Beirut gets a new contemporary art gallery
Letitia Gallery, a new Beirut-based gallery, will open in the Lebanese capital’s Hamra neighbourhood on February 1, 2018.
Founded by Mohamad al Hamoud and Annie Vartivarian, the gallery seeks to encourage “global engagement with contemporary art in Lebanon through the contextualisation of both local and international artists and their work in the global art environment.”
The gallery’s inaugural exhibition, titled “Under the Same Moon”, will feature a series of new and existing canvases and print works by British contemporary artist Eileen Cooper (b. 1953). Read more on the gallery’s website.
Eileen Cooper, Rosemary from Wildwood series, 2014, linocut on paper, 33 x 23cm, courtesy the artist
Art Brussels announces 2018 exhibitors
Belgium’s prime art fair has announced the list of exhibitors for its 50th edition, running from April 19 through 22, 2018, at its traditional venue of Tour & Taxis in the Belgian capital.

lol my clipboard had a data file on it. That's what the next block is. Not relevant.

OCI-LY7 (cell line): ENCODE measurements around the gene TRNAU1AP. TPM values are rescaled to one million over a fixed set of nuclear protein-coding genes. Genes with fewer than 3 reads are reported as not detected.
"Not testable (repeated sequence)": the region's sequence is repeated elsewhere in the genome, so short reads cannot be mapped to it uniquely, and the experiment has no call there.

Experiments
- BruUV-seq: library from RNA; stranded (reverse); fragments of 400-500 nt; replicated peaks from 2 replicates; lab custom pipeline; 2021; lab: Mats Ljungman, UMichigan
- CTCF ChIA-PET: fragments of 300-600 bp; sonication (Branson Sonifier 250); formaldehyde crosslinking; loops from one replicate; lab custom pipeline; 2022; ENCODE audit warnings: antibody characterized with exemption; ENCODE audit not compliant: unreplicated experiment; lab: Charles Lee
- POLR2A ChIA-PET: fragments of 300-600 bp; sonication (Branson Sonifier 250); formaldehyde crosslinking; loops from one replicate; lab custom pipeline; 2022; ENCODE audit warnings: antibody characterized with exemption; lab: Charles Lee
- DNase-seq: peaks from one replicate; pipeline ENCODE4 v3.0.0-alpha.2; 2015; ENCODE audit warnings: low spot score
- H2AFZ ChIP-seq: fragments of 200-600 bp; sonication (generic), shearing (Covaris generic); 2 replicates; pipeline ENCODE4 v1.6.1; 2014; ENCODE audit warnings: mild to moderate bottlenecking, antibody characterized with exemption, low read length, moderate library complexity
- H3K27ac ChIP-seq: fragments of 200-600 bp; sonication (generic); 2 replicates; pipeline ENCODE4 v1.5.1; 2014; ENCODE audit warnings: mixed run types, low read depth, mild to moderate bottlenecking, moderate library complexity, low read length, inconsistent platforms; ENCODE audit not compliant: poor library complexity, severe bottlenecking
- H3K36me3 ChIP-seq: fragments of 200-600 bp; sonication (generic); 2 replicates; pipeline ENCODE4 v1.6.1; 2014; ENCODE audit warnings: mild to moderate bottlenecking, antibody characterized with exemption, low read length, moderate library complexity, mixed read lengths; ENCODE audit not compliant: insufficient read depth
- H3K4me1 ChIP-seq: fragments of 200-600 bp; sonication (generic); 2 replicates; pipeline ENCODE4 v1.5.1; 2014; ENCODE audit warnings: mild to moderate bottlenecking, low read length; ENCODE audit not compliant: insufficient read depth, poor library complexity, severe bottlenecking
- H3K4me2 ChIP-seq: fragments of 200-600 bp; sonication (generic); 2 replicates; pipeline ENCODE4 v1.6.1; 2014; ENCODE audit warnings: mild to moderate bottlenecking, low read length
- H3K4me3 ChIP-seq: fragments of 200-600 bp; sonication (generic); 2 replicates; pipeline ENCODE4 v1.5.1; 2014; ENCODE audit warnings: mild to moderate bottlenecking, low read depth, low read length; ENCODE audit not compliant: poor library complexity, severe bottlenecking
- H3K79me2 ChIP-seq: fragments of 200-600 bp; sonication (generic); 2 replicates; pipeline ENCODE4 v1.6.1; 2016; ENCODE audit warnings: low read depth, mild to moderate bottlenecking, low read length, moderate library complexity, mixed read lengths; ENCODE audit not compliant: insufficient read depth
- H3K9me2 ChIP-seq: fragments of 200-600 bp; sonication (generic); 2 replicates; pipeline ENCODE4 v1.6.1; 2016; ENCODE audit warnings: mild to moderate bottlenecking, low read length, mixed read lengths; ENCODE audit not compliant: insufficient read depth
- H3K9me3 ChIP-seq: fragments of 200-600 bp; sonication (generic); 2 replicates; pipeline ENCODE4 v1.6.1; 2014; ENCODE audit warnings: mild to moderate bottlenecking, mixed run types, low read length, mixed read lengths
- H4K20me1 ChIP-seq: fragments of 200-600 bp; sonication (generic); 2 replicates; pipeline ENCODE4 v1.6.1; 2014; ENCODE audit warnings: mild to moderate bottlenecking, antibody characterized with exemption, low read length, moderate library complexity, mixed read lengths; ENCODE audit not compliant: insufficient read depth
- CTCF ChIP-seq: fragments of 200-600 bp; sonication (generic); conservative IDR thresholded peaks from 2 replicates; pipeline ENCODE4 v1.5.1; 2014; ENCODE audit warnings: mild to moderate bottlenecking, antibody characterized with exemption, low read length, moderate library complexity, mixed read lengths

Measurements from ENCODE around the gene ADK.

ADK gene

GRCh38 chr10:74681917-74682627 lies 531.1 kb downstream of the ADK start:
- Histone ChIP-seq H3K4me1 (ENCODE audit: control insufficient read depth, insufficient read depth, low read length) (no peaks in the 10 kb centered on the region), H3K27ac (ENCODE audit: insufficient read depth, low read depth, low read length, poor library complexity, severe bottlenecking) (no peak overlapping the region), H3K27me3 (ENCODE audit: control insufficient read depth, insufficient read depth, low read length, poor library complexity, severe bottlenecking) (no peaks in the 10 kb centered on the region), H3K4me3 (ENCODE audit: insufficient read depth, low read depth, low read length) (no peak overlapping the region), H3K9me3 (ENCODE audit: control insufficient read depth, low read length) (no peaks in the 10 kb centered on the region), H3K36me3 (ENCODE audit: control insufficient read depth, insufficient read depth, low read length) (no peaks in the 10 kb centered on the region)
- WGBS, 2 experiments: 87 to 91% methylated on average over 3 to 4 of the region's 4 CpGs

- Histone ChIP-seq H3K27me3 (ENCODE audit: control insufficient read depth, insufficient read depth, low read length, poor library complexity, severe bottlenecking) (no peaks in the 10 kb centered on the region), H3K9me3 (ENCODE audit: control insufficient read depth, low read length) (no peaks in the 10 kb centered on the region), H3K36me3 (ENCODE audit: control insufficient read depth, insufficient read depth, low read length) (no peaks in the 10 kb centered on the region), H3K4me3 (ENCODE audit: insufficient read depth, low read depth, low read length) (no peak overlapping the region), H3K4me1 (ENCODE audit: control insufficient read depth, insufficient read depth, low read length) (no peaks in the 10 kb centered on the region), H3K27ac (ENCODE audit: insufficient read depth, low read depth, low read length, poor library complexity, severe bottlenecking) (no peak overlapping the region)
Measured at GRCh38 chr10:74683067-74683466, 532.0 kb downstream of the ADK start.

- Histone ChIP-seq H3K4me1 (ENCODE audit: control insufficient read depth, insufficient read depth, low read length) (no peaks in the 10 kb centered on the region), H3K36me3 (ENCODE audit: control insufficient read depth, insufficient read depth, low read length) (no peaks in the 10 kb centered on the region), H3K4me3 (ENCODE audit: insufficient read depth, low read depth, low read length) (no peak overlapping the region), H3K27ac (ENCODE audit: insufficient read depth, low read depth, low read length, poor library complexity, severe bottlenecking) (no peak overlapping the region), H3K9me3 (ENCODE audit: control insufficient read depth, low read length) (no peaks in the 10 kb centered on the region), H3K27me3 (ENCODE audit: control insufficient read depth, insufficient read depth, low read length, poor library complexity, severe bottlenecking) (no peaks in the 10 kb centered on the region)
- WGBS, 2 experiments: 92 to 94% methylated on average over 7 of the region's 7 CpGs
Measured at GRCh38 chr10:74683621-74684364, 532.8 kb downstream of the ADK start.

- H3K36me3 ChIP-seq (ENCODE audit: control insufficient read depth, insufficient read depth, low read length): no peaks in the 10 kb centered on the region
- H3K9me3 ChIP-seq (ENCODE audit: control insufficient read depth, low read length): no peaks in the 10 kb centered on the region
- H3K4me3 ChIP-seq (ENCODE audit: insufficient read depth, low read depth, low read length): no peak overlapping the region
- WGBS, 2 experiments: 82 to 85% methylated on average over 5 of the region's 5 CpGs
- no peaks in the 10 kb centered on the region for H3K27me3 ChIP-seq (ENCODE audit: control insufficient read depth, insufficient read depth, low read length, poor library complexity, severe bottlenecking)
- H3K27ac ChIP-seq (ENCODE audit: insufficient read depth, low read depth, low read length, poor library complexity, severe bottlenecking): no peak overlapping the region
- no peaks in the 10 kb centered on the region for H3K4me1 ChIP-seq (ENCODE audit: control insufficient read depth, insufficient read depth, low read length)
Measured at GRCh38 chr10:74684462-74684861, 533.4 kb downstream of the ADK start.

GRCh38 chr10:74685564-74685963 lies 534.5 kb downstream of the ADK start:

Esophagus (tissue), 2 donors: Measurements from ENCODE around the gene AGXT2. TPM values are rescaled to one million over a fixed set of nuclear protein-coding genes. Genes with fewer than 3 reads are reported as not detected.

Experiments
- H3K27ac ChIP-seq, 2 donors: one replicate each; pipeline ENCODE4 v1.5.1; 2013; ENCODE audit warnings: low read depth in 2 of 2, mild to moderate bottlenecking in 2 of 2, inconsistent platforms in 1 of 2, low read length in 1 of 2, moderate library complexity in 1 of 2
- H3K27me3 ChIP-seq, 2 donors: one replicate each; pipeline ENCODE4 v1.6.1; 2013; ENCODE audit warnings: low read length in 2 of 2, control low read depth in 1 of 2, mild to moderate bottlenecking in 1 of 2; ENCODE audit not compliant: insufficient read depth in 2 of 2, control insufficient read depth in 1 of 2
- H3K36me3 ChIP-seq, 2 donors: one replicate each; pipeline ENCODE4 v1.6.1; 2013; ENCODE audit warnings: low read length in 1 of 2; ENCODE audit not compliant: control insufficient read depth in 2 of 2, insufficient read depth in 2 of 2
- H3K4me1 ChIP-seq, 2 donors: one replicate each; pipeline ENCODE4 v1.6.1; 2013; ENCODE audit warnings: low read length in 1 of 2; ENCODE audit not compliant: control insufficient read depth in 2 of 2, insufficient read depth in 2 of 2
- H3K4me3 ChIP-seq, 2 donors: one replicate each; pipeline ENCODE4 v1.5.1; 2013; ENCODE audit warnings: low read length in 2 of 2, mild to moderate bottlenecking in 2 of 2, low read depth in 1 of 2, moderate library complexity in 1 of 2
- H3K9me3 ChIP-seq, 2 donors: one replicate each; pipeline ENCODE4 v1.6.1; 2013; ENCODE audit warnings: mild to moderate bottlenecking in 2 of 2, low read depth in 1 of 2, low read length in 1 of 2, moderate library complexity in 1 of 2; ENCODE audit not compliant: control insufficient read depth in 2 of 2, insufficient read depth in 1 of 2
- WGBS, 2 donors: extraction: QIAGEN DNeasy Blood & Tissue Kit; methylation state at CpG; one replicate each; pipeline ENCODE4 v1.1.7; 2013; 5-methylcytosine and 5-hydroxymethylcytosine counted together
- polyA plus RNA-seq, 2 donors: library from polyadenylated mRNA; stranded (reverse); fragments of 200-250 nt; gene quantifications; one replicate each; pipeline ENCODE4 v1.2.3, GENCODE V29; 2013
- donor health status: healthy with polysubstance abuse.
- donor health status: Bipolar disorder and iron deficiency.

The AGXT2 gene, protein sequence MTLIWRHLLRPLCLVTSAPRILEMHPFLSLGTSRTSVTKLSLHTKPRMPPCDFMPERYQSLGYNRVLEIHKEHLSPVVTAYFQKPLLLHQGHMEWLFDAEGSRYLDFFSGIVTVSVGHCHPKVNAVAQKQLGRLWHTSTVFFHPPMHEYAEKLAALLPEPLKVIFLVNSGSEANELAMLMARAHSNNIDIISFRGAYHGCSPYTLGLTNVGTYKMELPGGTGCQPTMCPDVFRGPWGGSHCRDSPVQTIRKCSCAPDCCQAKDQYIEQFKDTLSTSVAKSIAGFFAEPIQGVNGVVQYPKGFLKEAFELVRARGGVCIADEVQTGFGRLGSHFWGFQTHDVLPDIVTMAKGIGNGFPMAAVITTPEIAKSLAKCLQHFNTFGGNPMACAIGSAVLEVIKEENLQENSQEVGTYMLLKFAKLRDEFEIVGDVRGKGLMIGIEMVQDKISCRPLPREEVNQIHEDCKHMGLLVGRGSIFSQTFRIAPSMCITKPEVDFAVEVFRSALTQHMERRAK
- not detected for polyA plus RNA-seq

One hundred and forty-six galleries from 33 countries will participate in the fair, with one third of galleries hailing from Belgium (as compared to 17% in 2017). The fair will feature its traditional four sections: Discovery (33 galleries), Prime, Rediscovery (114 galleries), and Solo (21 galleries). Newcomers include: Anne Mosseri-Marlio (Basel), AYE (Beijing), Gana Art Gallery (Seoul, Busan), Kalfayan (Athens, Thessaloniki) and Martos (New York). Read the official announcement here.
Chelouche ArtGallery at Art Brussels
Élisabeth Lebovici wins the 2017 Pierre Daix Prize
Art historian, journalist and critic Élisabeth Lebovici is the winner of the 2017 edition of the Pierre Daix Prize, awarded each year to a work of modern or contemporary art history. Lebovici won for her book Ce que le sida m’a fait – Art et activisme à la fin du XXe siècle (What AIDS Did to Me: Art and Activism in the Late Twentieth Century).
The Pierre Daix Prize was founded in 2015 by François Pinault in honor of his friend, art historian Pierre Georges Daix. The award comes with a $11,800 grant. More via Artforum.
Anthea Hamilton awarded the 2017 Duveen Galleries commission
Hamilton, who was also shortlisted for the 2016 Turner Prize, was awarded the 2017 Duveen Galleries commission. She will be the first black woman to work on a large-scale installation that will fill Tate Britain’s most important gallery for six months.
No details regarding Hamilton’s project have been revealed as of yet, but the Tate has said that the installation will combine sculpture and performance. The Art Newspaper has more information.
Anthea Hamilton © Valerie Sadoun